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What you've always wanted to know about coaching (but were afraid to ask)

Updated: Jul 6, 2021

Have you ever wanted to know a little more about the coaching community?

When I'm out in public and tell someone that I am a coach, they immediately have a list of questions; they're curious. What's a coach? What do you do? Why did you become one? What's it like to be coached? ...and a slew of questions.

I thought you might be wondering some of the same things so, I'm giving you a little insight into the life of a coach.

Q. What is the field of Coaching?

According to Wikipedia, Coaching is a form of development in which an experienced person, called a coach, supports a learner or client in achieving a specific personal or professional goal by providing training and guidance.

The U.S. estimated market value for personal coaching was $955 million in 2015 and $1.02 billion in 2016. I expect this market’s value to reach $1.34 billion by 2022 — or a 6.7% average yearly growth rate from 2016 to 2022.

Q. What does a coach do?

There are different types of coaches but in a nutshell, we help people identify what their real goal is (what they really want in life), discover what's getting in the way of them having that and finally help them resolve that roadblock so they ultimately get what they want. That roadblock is usually something like missing awareness, missing information, missing skills or a combination of the three. Of course, there's a lot more to it than that and depending on the objective, the path to helping achieve it will change accordingly.

Q. Why would someone become a coach? This is probably as unique as each individual however at the foundation, there is usually a desire to teach something that is known deeply through personal experience and to want to create similar outcomes for another person. I can tell you that MOST coaches do not enter the field for the money. It is usually based on a desire to serve. The coaching industry is a tough one and many (like myself), walk away from rich and rewarding careers and take less money to be more aligned with what they feel is more of a calling rather than a JOB.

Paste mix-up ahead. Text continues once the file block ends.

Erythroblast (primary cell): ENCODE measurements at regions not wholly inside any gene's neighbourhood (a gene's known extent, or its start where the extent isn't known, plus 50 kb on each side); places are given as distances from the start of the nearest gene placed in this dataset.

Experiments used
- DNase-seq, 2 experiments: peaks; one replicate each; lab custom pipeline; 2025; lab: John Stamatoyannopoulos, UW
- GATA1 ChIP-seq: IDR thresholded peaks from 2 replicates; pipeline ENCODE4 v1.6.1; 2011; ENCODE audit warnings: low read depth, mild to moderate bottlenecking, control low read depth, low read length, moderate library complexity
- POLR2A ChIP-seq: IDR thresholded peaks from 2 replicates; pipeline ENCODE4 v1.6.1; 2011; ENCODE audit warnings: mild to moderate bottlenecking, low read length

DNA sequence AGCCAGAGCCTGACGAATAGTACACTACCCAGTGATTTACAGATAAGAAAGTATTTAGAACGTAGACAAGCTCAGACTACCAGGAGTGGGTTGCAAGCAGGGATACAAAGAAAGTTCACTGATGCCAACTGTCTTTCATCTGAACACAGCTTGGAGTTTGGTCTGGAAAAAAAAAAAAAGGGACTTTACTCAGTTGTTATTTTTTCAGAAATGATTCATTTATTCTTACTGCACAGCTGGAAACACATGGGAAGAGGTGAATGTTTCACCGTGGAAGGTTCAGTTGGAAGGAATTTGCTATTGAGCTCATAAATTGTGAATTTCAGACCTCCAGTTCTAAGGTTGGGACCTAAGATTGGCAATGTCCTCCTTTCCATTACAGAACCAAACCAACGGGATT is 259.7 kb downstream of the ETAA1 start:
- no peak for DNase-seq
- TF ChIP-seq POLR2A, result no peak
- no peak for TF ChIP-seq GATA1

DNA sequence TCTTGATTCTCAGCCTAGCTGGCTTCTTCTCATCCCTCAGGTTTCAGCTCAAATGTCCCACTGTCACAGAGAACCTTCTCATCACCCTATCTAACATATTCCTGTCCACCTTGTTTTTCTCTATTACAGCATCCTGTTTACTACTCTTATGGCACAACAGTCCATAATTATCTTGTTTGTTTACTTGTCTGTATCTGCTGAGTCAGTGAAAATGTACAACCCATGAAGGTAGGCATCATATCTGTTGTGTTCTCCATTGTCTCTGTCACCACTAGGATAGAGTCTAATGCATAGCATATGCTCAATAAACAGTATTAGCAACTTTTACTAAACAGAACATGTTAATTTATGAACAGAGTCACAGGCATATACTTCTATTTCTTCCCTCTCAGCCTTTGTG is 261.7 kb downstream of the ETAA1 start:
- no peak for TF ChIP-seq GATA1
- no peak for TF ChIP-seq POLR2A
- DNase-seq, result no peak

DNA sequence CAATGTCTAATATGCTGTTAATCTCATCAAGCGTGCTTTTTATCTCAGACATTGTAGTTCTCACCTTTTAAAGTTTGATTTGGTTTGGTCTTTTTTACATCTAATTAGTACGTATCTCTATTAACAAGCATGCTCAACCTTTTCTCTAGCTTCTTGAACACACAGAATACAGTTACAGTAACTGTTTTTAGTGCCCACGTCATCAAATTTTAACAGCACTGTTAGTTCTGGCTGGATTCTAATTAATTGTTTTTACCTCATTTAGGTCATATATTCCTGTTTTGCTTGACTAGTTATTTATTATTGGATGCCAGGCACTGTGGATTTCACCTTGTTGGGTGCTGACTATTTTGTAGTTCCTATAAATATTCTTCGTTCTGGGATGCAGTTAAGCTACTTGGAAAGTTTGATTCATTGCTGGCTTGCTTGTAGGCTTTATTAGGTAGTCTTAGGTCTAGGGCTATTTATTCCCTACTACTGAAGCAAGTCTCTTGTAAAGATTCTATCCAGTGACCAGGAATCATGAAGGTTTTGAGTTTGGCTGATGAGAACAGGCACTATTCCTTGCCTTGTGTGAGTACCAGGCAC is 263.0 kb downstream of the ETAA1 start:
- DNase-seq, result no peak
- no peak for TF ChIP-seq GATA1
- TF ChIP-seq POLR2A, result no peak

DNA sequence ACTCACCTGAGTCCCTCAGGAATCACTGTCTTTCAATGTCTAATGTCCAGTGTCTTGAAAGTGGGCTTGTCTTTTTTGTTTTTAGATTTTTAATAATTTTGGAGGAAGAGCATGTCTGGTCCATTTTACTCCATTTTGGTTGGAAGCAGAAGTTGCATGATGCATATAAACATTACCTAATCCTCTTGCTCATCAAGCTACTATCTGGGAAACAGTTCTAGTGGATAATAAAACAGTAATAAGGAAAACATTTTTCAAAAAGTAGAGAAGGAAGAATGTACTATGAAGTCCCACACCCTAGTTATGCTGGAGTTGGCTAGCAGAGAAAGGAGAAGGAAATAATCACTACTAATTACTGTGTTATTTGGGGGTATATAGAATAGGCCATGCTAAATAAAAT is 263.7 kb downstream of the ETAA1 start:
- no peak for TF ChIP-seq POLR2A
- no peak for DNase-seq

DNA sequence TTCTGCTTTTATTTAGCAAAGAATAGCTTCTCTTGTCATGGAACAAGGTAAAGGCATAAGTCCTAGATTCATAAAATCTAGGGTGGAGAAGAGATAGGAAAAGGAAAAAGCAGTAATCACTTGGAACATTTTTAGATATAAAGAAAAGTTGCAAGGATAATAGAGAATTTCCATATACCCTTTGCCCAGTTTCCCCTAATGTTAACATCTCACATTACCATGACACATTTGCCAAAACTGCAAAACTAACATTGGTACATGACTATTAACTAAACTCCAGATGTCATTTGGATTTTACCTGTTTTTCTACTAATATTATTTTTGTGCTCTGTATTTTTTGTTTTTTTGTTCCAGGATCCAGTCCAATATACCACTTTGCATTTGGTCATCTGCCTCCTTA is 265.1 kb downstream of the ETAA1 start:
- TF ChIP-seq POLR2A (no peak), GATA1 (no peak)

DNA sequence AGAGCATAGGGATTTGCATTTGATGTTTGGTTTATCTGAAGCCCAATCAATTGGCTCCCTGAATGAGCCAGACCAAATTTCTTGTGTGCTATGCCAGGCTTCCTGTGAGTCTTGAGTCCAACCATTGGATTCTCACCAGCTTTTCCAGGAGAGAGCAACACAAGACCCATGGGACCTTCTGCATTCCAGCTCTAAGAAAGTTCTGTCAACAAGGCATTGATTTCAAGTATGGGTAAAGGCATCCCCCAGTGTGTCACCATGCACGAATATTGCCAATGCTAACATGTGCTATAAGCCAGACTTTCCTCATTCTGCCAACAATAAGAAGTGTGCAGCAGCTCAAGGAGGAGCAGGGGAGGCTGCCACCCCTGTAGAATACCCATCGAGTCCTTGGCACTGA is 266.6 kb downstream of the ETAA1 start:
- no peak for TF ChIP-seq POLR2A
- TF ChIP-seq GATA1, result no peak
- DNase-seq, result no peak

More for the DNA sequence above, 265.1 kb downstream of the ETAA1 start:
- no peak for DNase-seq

Q. How do you actually coach?

Again, this will vary depending on the type of coaching (relationship, personal empowerment/mindset, business, parenting, etc.) but at its basis, coaching serves two purposes  - 1) is to deepen the learning (teach what is missing in the attainment of the goal) and 2) is further the action (applying the learning into actionable steps that create Ah-ha moments, locks in the information, and creates new skills that drive outcomes). The 'deepening the learning' step is typically carried out in person, by phone/skype/zoom, or in live settings. The 'furthering the action' is carried out either by way of 'homework', 'assignments', 'challenges' or 'exercises'.

Q. Why did you become a coach?

This one I can answer quite well. I embarked on my personal development quest when I was 26. Broken and beaten down, I set out to learn to live with my pain and in the process learned to transcend it. Creating a 180-degree transformation from fearful, withdrawn and closed to an open, fun-loving, caring and honest person was nothing short of a miracle for me. My heart wanted to share what I learned so that others could eliminate their pain and sorrows and become their authentic, God-created self. Figuring out 'how' to do that would take me 15 years to discover. I was a Business Analyst, turned System Analyst turned IT Manager and finally, one day, my Director with whom I had developed a close relationship, suggested that I would make a great coach. She had witnessed my love of people and my deep understanding of human psychology and behavior. I had NO idea that coaching existed, and that it would turn out to be an industry that was as if God had tailor-made for me and my life experiences. Upon completing my coaches training in 2000, I embarked on teaching what I had been learning and implementing for 16+ years and 19 years later, I'm still here.